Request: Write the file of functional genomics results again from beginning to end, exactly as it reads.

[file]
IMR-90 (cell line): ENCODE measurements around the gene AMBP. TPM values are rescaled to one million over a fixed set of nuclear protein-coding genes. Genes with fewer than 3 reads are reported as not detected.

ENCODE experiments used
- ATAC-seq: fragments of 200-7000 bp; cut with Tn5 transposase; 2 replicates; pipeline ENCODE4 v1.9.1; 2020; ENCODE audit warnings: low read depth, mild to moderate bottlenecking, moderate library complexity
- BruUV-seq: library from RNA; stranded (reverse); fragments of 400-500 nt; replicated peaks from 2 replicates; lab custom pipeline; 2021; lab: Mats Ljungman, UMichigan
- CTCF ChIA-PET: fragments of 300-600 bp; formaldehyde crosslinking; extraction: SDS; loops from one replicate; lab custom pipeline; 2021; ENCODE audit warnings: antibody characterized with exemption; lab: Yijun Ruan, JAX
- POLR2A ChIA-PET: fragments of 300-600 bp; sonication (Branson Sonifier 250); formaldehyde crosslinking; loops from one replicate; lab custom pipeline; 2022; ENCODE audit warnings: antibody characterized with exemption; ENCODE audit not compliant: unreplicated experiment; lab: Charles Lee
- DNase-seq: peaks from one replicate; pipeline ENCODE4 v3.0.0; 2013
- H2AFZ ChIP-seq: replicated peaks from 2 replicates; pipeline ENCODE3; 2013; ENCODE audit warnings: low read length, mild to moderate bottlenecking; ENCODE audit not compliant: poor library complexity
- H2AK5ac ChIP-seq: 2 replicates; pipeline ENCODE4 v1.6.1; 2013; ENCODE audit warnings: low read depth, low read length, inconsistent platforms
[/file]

IMR-90 (cell line): ENCODE measurements around the gene AMBP. TPM values are rescaled to one million over a fixed set of nuclear protein-coding genes. Genes with fewer than 3 reads are reported as not detected.

ENCODE experiments used
- ATAC-seq: fragments of 200-7000 bp; cut with Tn5 transposase; 2 replicates; pipeline ENCODE4 v1.9.1; 2020; ENCODE audit warnings: low read depth, mild to moderate bottlenecking, moderate library complexity
- BruUV-seq: library from RNA; stranded (reverse); fragments of 400-500 nt; replicated peaks from 2 replicates; lab custom pipeline; 2021; lab: Mats Ljungman, UMichigan
- CTCF ChIA-PET: fragments of 300-600 bp; formaldehyde crosslinking; extraction: SDS; loops from one replicate; lab custom pipeline; 2021; ENCODE audit warnings: antibody characterized with exemption; lab: Yijun Ruan, JAX
- POLR2A ChIA-PET: fragments of 300-600 bp; sonication (Branson Sonifier 250); formaldehyde crosslinking; loops from one replicate; lab custom pipeline; 2022; ENCODE audit warnings: antibody characterized with exemption; ENCODE audit not compliant: unreplicated experiment; lab: Charles Lee
- DNase-seq: peaks from one replicate; pipeline ENCODE4 v3.0.0; 2013
- H2AFZ ChIP-seq: replicated peaks from 2 replicates; pipeline ENCODE3; 2013; ENCODE audit warnings: low read length, mild to moderate bottlenecking; ENCODE audit not compliant: poor library complexity
- H2AK5ac ChIP-seq: 2 replicates; pipeline ENCODE4 v1.6.1; 2013; ENCODE audit warnings: low read depth, low read length, inconsistent platforms